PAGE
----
The simplest way to be criticized is this: be yourself. As Aristotle once said, “to avoid criticism, do nothing, say nothing, be nothing.”
No matter what path your life takes, you’re bound to come across someone who dislikes your decision and openly expresses how unhappy they feel about it.
Just recently, my wife and I took some criticism over a decision we made.
At the start of the year, we took a trip to Turkey. We walked around Istanbul, saw Ephesus and stopped over at Pamukkale (absolutely gorgeous, by the way). The whole trip was beautiful and unforgettable.
It seems so uncontroversial, expect for one aspect – my wife was six months pregnant.
To be clear, we did our due diligence. We perused forums to read about experiences other pregnant women had in Turkey. Before we left, we researched hospitals to see what was available (they’re good there).
In addition, our doctor gave us the OK to go and we even got a clean bill of health two days before we left. And to top it all, we bought great travel insurance, just in case.
However, we were harshly judged for our actions. Many people lashed out at us and criticized our “reckless behavior”.
To be fair, our critics were coming from a source of love and concern, but it was still difficult to not take personally.
How to Take Criticism like a Pro
The trouble with criticism is in how our brains process it, putting a lot more focus and attention on negativity. According to a study, one negative comment carries the same weight in our minds as five positive ones.
This was true of our experience. Looking back before our trip, I can see that most people were either positive or neutral on the subject. There was just a select few vocal critics to make us feel bad about what we were doing.
And feelings are the real problem with criticism. It’s not that you’re being criticized or judged unfairly, it’s that those criticisms and judgements make you feel bad as a result.
According to the book User’s Manual for the Brain Volume I:
“The problems we often have in handling criticism constructively lie in dealing with our feelings about being criticized. If we could handle those immediate negative emotions, we could respond constructively to the criticism.”
Then the book gives a great technique to handle the negative emotions that come along with being criticized. They modeled this technique by studying people who handle criticism effectively.
“See yourself at some distance….You are watching yourself receiving criticism. Thus you see yourself “out there,” any negative feelings you had during that time will [also] seem “out there,” and you can feel curious about those feelings.”
In effect, you replay the criticism in your mind as if you’re looking at it from a third person perspective. You watch yourself receiving the criticism as if you’re another person entirely. This helps you disassociate from the critical comments so you can get past the hurt feelings.
This has been backed up in other research studies too. According to a study reported in Psychology Today:
“Participants reported feeling significantly less emotional pain when they envisioned the memory using a third-person perspective than when using a first-person perspective. Further, utilizing a psychologically distant vantage point also allowed them to reconstruct their understanding of their experiences and reach new insights and feelings of closure.”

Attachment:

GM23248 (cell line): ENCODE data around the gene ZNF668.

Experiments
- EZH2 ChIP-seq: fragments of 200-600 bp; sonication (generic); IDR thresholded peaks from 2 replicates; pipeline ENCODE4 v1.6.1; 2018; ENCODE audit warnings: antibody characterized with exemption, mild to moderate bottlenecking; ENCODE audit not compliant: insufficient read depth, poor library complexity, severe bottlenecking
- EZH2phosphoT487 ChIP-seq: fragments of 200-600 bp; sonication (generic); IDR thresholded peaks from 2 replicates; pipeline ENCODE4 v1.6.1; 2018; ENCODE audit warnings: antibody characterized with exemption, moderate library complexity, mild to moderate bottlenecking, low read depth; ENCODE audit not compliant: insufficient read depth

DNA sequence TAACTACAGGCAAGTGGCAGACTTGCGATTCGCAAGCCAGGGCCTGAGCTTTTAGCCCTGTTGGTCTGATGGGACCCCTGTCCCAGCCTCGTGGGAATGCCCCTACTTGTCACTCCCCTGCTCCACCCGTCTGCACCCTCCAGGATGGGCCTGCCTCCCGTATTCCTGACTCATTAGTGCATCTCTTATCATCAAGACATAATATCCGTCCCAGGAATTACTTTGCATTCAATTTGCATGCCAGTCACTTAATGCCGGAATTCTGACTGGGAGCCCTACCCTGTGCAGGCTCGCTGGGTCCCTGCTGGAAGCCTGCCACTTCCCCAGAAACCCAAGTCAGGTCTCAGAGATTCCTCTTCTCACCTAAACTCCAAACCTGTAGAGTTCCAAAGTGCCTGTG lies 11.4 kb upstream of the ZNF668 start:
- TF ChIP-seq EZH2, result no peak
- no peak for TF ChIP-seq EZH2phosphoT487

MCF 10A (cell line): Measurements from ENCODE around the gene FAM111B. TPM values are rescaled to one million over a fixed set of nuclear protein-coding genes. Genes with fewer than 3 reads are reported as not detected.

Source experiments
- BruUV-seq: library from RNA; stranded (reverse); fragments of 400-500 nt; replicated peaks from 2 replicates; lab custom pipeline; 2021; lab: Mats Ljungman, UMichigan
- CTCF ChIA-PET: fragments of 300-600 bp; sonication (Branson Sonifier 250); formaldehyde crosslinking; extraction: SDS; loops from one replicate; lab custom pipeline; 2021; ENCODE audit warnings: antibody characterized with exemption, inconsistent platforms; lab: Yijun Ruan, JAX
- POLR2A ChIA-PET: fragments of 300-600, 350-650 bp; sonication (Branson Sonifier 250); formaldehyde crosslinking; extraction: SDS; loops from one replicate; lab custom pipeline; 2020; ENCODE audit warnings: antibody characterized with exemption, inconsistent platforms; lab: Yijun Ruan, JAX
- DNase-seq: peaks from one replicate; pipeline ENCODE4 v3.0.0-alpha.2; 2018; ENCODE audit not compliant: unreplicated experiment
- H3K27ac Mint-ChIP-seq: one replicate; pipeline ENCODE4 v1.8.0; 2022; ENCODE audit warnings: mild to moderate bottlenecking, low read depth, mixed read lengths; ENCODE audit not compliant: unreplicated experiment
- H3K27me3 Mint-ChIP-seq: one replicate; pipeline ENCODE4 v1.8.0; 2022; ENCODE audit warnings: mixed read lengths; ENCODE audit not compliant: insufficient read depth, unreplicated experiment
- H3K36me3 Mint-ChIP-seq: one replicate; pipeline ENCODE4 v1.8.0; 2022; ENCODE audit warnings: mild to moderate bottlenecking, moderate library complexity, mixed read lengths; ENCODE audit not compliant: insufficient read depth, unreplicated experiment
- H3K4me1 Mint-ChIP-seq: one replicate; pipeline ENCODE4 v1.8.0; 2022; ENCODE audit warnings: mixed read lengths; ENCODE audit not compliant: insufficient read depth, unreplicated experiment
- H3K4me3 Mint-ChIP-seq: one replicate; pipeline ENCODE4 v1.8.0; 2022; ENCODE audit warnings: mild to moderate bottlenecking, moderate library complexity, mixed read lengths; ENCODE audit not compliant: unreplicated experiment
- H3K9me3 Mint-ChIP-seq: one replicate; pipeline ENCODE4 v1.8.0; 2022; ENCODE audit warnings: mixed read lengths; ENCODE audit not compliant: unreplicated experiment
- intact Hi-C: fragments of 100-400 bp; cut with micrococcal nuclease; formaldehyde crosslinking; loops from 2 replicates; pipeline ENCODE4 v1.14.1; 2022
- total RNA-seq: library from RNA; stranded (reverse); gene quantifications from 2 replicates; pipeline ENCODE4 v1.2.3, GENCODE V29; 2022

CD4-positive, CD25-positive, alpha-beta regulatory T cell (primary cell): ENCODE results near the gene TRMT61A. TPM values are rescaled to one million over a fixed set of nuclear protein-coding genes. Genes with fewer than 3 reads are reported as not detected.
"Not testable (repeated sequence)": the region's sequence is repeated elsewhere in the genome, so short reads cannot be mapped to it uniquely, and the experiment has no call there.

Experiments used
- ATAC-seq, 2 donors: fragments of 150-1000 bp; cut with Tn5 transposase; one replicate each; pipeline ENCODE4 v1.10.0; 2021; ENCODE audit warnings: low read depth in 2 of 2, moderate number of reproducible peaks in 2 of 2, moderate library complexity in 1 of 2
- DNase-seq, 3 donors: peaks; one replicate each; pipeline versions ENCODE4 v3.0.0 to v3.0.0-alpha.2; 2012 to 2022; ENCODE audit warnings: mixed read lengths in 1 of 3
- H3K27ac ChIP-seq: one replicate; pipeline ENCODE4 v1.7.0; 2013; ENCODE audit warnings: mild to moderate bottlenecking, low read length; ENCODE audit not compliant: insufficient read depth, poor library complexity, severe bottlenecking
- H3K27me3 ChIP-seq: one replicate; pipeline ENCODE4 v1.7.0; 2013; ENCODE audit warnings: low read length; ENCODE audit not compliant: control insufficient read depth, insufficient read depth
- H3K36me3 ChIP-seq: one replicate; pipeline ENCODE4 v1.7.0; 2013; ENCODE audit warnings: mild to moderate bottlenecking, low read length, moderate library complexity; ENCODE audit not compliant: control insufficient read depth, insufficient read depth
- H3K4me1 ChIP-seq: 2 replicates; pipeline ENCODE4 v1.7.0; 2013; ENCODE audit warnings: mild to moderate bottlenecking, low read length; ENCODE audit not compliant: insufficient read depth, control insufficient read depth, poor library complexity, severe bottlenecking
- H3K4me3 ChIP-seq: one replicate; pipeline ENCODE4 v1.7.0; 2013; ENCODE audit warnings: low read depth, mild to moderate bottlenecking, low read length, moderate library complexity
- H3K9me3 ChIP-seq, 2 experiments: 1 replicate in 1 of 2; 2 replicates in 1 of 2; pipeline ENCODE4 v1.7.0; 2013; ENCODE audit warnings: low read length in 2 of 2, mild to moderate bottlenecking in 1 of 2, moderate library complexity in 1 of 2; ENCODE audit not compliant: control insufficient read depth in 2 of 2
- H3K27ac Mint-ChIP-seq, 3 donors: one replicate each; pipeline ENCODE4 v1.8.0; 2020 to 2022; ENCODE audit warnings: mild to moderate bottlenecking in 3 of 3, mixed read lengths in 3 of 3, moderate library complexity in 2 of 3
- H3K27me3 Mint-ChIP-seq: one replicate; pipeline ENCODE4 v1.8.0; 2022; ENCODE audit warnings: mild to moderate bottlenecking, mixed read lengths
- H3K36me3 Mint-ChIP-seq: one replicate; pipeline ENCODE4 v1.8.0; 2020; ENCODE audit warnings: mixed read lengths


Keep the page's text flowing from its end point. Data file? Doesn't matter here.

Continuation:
I don’t know why exactly it works, but it does. After I replayed the criticism for our trip to Turkey using a third-person point of view, I felt a lot better about it. It allowed me to move away from the negative criticisms and get them out of my head.
Benjamin Franklin on Turning Critics into Friends
So that’s how you handle criticism. But what should you do about the critics and the haters themselves?
One big lesson I learned about haters comes from Benjamin Franklin.
As Benjamin Franklin went from success to success, he naturally gained a few enemies along the way. When he started running for the position of clerk in a club, they started bashing him. One person in particular critiqued him at every opportunity.
Rather than confront the person directly, Franklin decided to take a different tactic. He sent a letter to the hater asking to borrow a rare and curious book from his library.
Renowned as a discerning book collector and founder of a library, Franklin had a respectable reputation in the literary community. The man was so flattered that he immediately sent the book. A week later, Franklin sent it back with a thank you note.
The next time they met, the hater had changed his attitude completely. Eventually they developed a friendship which lasted all the way to his death.
How did this happen?
The thing that Franklin did right was that he directed his efforts at changing the person’s behavior, not his attitude.
Most people think attitude determines behavior, but it’s actually the other way around. Our behavior determines attitude.
When Franklin asked his biggest critic to lend him a valuable book, he was getting the person to do something nice for him. Since people generally only do favors for those they like, his attitude adjusted to fit the behavior.
In fact, the more nice things someone does for you, the nicer they’ll become. It may sound counter-intuitive, but if you get someone to do something nice for you, they’ll rationalize in their head that they must like you and their attitude will change as a result.
Clashing with haters about their attitude head-on will probably just bring on more hate. However, if you change their behavior, you’ll find that the person who was once a critic is now a friend.
To quote Franklin: “He that has once done you a kindness will be more ready to do you another than he whom you yourself have obliged.”
photo credit: Brandon Warren